Home Archived April 13, 2016
(i)

U.S. Geological Survey

Maps, Imagery, and Publications Hazards Newsroom Education Jobs Partnerships Library About USGS Social Media

USGS Newsroom

USGS Newsroom  
 

Hurricane Floyd Brings Record Flooding to Southeast Virginia
Released: 9/17/1999

Contact Information:
U.S. Department of the Interior, U.S. Geological Survey
Office of Communication
119 National Center
Reston, VA 20192
Ward Staubitz 1-click interview
Phone: 804-261-2639 (cell 382-6905) | FAX: 804-261-2659


Roger White
Phone: 804-261-2605 (cell 301-3378)



Torrential rains from Hurricane Floyd have resulted in widespread flooding in southeast Virginia. Flooding along the Blackwater River in Southampton County is extensive, and river stage is still rising at the streamgage operated by the U.S. Geological Survey (USGS) near the town of Franklin. The current river level exceeds the peak of record at the gage, which has been in operation for 55 years. Local residents note that the current flooding exceeds that of the large 1940 flood. Current discharge (streamflow) of the Blackwater River is estimated to be in excess of a 100-year flood (a discharge that has a 1 percent chance of occurring any year).

The Nottoway and Meherrin Rivers in southeast Virginia are also well above flood stage and still rising. The current discharge of the Meherrin River at the USGS streamgage near Lawrenceville is greater than a 10-year flood (has a 10 percent chance of occurring), and the current discharge of the Nottoway River at the streamgage near Sebrell is greater than a 25-year flood (has a 4 percent chance of occurring). Localized flooding from numerous small ungaged streams in the Hampton Roads area has also occurred.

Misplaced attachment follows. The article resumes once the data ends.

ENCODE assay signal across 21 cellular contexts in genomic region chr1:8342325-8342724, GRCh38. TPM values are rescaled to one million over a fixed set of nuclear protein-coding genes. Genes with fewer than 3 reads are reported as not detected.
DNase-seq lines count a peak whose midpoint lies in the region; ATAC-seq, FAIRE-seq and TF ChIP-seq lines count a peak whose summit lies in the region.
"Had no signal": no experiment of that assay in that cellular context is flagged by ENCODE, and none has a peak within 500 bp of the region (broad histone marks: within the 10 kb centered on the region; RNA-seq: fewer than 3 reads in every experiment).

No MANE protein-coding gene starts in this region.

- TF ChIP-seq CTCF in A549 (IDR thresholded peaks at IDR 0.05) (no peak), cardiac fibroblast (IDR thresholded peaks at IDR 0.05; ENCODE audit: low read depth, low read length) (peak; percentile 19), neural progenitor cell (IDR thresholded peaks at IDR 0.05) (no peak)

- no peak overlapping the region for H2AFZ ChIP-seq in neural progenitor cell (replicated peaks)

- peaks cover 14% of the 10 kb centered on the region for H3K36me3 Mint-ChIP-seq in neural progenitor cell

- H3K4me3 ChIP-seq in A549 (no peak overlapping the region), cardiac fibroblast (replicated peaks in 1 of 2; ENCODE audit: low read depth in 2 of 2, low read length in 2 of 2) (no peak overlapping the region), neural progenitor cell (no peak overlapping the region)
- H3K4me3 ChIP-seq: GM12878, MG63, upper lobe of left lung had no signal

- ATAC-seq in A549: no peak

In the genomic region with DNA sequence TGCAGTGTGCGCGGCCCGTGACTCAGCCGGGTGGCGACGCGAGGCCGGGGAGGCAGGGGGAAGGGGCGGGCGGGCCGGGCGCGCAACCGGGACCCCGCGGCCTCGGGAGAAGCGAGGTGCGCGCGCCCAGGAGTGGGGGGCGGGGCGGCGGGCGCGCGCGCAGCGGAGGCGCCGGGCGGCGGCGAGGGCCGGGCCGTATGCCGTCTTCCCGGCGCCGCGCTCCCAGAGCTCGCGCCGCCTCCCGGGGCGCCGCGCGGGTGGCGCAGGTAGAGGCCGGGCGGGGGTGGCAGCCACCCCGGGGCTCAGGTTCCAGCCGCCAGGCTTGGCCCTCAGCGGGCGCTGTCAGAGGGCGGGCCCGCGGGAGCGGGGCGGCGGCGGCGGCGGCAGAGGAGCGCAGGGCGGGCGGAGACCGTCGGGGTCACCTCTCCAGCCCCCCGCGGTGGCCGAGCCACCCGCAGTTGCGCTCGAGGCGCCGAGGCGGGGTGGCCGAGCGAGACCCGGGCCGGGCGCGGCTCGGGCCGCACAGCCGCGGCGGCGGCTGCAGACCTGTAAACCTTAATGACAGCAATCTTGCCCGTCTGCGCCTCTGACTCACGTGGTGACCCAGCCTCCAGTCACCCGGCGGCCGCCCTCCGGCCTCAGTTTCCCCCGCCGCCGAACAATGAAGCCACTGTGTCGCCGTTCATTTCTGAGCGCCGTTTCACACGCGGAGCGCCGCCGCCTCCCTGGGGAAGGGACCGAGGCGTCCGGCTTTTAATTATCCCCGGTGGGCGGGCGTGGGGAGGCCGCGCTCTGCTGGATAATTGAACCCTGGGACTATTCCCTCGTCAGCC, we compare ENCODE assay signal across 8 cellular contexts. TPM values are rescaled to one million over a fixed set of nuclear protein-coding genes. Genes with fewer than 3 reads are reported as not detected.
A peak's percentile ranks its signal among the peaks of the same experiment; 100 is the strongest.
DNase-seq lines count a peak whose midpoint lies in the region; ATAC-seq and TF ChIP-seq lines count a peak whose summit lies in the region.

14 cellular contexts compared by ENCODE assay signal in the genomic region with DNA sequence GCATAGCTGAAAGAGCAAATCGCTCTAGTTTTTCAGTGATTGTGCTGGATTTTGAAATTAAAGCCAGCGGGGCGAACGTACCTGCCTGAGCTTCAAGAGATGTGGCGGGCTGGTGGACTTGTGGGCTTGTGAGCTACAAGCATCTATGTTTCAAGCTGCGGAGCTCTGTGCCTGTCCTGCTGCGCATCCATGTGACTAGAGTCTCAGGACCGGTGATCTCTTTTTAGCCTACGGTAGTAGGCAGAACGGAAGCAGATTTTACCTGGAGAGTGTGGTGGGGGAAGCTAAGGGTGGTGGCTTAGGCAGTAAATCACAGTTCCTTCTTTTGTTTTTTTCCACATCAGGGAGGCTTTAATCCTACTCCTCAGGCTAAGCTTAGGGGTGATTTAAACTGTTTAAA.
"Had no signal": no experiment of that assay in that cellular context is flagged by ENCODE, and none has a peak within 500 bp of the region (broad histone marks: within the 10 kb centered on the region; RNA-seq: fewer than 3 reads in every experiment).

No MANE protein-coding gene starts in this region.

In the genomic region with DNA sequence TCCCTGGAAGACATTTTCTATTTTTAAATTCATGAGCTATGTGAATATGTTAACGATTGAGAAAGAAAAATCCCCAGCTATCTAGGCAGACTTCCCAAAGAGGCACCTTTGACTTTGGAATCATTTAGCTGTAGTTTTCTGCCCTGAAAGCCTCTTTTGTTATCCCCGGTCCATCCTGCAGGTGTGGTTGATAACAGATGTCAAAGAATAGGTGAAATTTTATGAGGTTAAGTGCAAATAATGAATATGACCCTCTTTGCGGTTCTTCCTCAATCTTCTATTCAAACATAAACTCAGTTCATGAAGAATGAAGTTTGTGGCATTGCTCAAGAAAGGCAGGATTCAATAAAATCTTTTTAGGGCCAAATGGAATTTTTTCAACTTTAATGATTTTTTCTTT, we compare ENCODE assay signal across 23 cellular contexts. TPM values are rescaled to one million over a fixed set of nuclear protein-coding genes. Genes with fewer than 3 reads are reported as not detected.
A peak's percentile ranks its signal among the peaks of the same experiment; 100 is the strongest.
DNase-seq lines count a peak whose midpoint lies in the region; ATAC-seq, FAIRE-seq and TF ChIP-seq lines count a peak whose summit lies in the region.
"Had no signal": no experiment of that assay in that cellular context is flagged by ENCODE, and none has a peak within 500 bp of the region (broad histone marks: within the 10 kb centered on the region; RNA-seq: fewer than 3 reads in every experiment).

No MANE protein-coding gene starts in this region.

USGS crews are out measuring streams throughout Virginia. Real-time streamflow data are available at http://va.water.usgs.gov/ at "Current Streamflow Conditions."

USGS personnel are also taking water-quality measurements. The immediate water-quality concern is the material washed into streams by surface runoff from the heavy rains. Of particular concern is the sediment and nutrients (nitrogen and phosphorus) that will be carried into Chesapeake Bay.

Editors: To schedule an interview and take photographs of USGS hydrologists at work, call Roger White at 804-261-2605 or 301-3378.


The USGS serves the nation by providing reliable scientific information to describe and understand the Earth; minimize loss of life and property from natural disasters; manage water, biological, energy, and mineral resources; and enhance and protect our quality of life.

Subscribe to receive the latest USGS news releases.

**** www.usgs.gov ****

Links and contacts within this release are valid at the time of publication.


 

Accessibility FOIA Privacy Policies and Notices

USA.gov logo U.S. Department of the Interior | U.S. Geological Survey
URL: http://www.usgs.gov/newsroom/article.asp?ID=1237
Page Contact Information: Ask USGS
Page Last Modified: 10/17/2005 8:11:44 AM